Oregon State University, Department of Zoology
The regulation of cnidarian-dinoflagellate mutualisms:
In sickness and in health
Wednesday — February 27, 2013
Pacific Forum — 3:00 p.m.
Cnidarians such as reef-building corals engage in a mutualistic symbiosis with intracellular photosynthetic dinoflagellates. This intimate partnership forms the trophic and structural foundation of coral reef ecosystems. This presentation will examine the cellular and molecular mechanisms underlying the establishment, maintenance and breakdown of the symbiosis in coral- and anemone-dinoflagellate partnerships. Host innate immunity and symbiont strategies for modulating this immune response are central to the stability of the symbiosis. During onset and maintenance of symbiosis these mechanisms include, lectinglycan signaling, upregulation of the immunosuppressive TGFβ pathway and changes in the sphinolipid rheostat. Coral bleaching, a severe threat to the health of reefs worldwide, is caused by global warming and results from the dysfunction and collapse of the symbiosis. Several studies suggest that coral bleaching is a host innate immune response to a symbiont compromised by severe oxidative stress. This evidence includes increased nitric oxide levels, and host cell apoptosis and autophagy in heat-stressed animals, all well known immune mechanisms in other systems to eliminate detrimental microbial invaders.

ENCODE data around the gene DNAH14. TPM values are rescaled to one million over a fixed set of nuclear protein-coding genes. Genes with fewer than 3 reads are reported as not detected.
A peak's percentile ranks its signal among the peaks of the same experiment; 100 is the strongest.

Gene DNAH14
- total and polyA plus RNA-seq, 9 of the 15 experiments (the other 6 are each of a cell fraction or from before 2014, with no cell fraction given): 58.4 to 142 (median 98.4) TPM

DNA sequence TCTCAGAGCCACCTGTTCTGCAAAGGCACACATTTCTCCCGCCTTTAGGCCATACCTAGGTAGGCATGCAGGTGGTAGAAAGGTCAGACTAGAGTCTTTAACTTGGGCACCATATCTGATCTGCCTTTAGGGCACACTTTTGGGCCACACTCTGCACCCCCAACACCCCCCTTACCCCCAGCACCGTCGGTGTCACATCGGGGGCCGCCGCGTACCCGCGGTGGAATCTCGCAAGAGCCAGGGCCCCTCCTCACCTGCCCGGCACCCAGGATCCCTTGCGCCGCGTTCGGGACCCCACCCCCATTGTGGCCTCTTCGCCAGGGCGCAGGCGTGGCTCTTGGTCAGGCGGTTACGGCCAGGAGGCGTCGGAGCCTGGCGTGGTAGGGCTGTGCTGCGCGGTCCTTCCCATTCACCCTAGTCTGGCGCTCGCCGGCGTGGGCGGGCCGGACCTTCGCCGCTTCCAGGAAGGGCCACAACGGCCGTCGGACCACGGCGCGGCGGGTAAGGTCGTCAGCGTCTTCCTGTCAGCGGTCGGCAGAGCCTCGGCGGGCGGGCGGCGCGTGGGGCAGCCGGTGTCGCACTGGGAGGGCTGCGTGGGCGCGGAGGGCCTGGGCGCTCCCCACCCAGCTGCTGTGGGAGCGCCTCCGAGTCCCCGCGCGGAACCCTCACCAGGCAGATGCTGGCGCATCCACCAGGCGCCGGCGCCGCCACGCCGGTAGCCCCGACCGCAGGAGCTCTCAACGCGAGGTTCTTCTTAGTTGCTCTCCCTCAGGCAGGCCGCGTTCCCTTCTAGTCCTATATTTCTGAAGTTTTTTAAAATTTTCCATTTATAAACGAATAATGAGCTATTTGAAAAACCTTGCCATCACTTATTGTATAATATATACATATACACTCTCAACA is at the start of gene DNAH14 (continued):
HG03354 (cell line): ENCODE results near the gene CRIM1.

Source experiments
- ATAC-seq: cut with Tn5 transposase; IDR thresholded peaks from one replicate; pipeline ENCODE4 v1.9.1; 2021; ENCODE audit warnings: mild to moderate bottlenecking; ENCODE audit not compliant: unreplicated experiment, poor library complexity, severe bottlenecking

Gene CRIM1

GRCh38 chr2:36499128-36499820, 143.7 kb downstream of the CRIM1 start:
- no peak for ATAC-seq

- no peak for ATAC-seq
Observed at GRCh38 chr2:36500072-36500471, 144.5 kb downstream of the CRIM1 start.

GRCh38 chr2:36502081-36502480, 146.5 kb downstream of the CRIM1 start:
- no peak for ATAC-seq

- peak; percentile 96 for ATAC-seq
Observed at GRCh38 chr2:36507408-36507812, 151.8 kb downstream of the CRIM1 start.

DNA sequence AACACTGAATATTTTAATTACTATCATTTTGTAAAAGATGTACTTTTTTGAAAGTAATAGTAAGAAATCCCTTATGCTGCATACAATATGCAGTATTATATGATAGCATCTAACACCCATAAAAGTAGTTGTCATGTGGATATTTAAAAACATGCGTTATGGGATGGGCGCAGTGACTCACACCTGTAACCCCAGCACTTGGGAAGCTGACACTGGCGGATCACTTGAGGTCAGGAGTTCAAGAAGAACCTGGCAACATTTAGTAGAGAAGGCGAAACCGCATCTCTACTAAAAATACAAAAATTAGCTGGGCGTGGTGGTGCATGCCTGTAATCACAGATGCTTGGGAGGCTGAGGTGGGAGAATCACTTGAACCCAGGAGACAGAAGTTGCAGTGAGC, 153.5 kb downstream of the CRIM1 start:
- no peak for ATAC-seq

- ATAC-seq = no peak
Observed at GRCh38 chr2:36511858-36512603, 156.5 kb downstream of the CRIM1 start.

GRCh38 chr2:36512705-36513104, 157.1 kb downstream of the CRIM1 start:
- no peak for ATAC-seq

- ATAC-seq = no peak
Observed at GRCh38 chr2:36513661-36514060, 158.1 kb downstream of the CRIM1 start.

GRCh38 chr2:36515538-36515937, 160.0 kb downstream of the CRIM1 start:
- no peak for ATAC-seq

Next: March 6—David Helvarg